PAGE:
Stupid Things Atheists Say: You Can’t Prove a Negative

In this episode of Stupid Things Atheists Say, I take a look at “you can’t prove a negative”, which is the misapplication to the question of God of the true (but irrelevant) point that one cannot prove the universal non-existence of a (possible) local phenomenon.

16 thoughts on “Stupid Things Atheists Say: You Can’t Prove a Negative

  1. Specifically, when someone says “well you can’t prove that there isn’t a God”, it’s in response to someone asking you for evidence of a claim that there is a God. It’s a dodge from our burden of proof for our claim that there is a God. Basically, we need to stop dodging and trying to flip the burden of proof back on the unbeliever. It’s dishonest. I don’t think it honors the “God who is there”… whether the unbeliever believes or not… to dodge and be honest. Just my 2 cents. – barabbas


    1. I’ve seen this happen, it’s a tiny minority of invocation “lack of belief”. Lack of belief was itself proposed by a philosophy professor by the name of Antony Flew in the 1970s in an academic paper.

      Most atheists can trivially easy find arguments for the existence of God if they exerted themselves even slightly, and a great many of the lack of beliefsters have encountered many such arguments.


      1. Brother, you need to let the other person define his own position rather than try to tell him what he does or does not believe. Always the better option in conversations. But I know what you’re talking about. Generally, the “I don’t believe in God actually is the majority definition for atheists, not what you propose that they “believe God does not exist” as a positive claim. It may be easier for you to flip the burden of proof with that definition, but once again, you arent being honest or respectful to the other person.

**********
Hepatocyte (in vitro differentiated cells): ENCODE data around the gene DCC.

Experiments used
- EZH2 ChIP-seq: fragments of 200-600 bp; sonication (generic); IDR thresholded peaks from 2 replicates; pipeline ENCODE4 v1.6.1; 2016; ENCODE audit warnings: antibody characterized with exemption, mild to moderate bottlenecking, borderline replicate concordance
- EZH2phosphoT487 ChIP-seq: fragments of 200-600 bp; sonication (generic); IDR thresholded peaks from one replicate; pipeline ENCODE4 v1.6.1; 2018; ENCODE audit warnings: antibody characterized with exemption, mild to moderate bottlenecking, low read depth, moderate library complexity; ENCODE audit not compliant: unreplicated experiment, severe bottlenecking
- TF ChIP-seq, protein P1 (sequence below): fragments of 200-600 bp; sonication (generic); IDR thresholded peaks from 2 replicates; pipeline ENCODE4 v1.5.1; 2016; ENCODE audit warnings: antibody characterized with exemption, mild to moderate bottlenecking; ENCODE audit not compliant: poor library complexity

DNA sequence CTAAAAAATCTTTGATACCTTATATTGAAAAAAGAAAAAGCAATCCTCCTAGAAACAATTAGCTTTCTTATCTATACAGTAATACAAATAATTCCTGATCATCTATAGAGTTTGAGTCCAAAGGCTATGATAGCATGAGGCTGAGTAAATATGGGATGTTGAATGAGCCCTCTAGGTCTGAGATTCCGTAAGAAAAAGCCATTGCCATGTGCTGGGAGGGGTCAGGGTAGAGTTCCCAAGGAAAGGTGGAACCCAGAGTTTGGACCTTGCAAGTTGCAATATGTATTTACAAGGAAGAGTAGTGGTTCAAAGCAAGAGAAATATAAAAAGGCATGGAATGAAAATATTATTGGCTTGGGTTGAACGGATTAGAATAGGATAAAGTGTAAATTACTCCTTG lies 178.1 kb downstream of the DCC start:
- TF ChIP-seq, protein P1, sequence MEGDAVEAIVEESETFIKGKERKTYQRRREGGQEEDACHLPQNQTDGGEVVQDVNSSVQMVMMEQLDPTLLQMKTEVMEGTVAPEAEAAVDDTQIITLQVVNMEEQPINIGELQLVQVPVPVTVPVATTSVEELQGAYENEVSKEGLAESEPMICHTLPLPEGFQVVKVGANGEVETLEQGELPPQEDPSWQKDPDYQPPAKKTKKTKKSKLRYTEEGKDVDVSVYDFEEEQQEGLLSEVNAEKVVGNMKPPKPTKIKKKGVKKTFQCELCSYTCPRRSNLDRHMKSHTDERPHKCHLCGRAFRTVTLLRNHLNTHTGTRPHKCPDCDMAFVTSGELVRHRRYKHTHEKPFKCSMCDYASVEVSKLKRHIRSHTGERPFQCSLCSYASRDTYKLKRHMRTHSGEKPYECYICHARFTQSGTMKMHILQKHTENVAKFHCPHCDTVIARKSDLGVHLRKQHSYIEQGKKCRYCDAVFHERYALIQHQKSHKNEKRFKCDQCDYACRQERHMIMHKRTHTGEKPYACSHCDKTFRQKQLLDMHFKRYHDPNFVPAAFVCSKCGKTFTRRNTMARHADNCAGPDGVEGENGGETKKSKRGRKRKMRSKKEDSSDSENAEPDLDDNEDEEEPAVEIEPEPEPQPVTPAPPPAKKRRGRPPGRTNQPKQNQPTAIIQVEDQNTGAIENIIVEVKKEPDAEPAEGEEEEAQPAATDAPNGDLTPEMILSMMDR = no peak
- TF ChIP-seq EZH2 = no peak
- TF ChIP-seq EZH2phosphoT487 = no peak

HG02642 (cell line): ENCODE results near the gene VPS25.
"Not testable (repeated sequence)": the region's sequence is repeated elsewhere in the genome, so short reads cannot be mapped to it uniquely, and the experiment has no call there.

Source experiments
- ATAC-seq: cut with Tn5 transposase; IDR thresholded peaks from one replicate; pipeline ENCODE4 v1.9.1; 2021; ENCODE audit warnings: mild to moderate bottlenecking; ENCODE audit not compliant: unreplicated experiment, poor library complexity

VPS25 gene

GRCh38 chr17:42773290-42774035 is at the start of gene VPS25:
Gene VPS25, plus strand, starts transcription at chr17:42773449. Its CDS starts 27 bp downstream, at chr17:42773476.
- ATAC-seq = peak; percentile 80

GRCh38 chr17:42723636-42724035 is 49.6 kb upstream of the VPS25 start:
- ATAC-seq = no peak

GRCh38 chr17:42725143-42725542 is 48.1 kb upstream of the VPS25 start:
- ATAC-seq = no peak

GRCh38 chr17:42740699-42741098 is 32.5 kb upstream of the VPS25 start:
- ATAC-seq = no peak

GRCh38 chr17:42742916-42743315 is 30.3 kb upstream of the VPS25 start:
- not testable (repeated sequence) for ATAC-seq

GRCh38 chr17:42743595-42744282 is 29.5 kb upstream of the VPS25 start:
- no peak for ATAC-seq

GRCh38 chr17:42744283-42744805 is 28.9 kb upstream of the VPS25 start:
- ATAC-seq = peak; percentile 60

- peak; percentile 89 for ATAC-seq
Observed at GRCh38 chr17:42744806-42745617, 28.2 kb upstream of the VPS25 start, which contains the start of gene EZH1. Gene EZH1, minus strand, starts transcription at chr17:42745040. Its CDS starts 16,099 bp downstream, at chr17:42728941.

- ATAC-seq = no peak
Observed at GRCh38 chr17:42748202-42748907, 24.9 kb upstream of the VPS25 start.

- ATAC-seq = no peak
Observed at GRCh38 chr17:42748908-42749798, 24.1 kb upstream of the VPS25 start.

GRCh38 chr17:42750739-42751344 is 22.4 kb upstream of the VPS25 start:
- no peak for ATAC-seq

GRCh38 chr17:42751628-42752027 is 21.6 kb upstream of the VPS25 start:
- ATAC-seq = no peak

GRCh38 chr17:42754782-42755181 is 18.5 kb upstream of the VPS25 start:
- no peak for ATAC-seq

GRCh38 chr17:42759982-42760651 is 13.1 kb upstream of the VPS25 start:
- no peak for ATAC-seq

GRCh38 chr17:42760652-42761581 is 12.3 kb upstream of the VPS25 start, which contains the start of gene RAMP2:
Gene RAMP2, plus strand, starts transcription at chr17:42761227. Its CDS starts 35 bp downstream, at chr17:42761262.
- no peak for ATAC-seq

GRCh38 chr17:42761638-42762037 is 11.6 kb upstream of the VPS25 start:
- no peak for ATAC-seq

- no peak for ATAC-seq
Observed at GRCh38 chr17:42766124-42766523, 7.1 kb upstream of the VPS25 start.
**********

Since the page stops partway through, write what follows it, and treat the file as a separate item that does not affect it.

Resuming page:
1. Letting someone define his own position only applies to honest people who have actually thought out their position. The people I’m talking about are liars who have a position but pretend that they don’t because they (wrongly) think it gives them a rhetorical advantage. When a man clearly lies to you (because he is obviously contradicting himself), you’re under no obligation to believe him.

          (By “they’re liars” I mean “I lack a belief that they’re honest”. So the burden of proof is on them to prove that they’re honest.)


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